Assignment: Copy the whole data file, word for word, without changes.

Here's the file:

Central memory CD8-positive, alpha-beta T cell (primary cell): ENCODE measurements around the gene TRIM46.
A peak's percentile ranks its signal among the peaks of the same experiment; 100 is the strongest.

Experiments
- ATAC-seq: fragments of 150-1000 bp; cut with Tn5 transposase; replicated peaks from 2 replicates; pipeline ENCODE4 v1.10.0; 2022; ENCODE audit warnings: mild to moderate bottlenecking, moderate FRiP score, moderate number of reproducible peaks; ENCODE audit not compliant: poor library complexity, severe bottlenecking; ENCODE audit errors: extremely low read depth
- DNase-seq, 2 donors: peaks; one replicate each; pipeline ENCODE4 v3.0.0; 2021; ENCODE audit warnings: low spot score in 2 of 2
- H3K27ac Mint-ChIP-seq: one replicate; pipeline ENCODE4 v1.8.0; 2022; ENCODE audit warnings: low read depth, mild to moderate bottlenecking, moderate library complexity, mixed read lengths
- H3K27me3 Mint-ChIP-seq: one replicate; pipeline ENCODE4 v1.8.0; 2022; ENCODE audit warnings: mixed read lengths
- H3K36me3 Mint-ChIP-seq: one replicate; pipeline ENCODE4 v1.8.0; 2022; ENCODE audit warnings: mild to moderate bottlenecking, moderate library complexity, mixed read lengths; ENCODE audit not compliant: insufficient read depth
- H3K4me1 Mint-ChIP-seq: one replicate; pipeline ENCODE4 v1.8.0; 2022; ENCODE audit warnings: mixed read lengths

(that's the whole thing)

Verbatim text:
Central memory CD8-positive, alpha-beta T cell (primary cell): ENCODE measurements around the gene TRIM46.
A peak's percentile ranks its signal among the peaks of the same experiment; 100 is the strongest.

Experiments
- ATAC-seq: fragments of 150-1000 bp; cut with Tn5 transposase; replicated peaks from 2 replicates; pipeline ENCODE4 v1.10.0; 2022; ENCODE audit warnings: mild to moderate bottlenecking, moderate FRiP score, moderate number of reproducible peaks; ENCODE audit not compliant: poor library complexity, severe bottlenecking; ENCODE audit errors: extremely low read depth
- DNase-seq, 2 donors: peaks; one replicate each; pipeline ENCODE4 v3.0.0; 2021; ENCODE audit warnings: low spot score in 2 of 2
- H3K27ac Mint-ChIP-seq: one replicate; pipeline ENCODE4 v1.8.0; 2022; ENCODE audit warnings: low read depth, mild to moderate bottlenecking, moderate library complexity, mixed read lengths
- H3K27me3 Mint-ChIP-seq: one replicate; pipeline ENCODE4 v1.8.0; 2022; ENCODE audit warnings: mixed read lengths
- H3K36me3 Mint-ChIP-seq: one replicate; pipeline ENCODE4 v1.8.0; 2022; ENCODE audit warnings: mild to moderate bottlenecking, moderate library complexity, mixed read lengths; ENCODE audit not compliant: insufficient read depth
- H3K4me1 Mint-ChIP-seq: one replicate; pipeline ENCODE4 v1.8.0; 2022; ENCODE audit warnings: mixed read lengths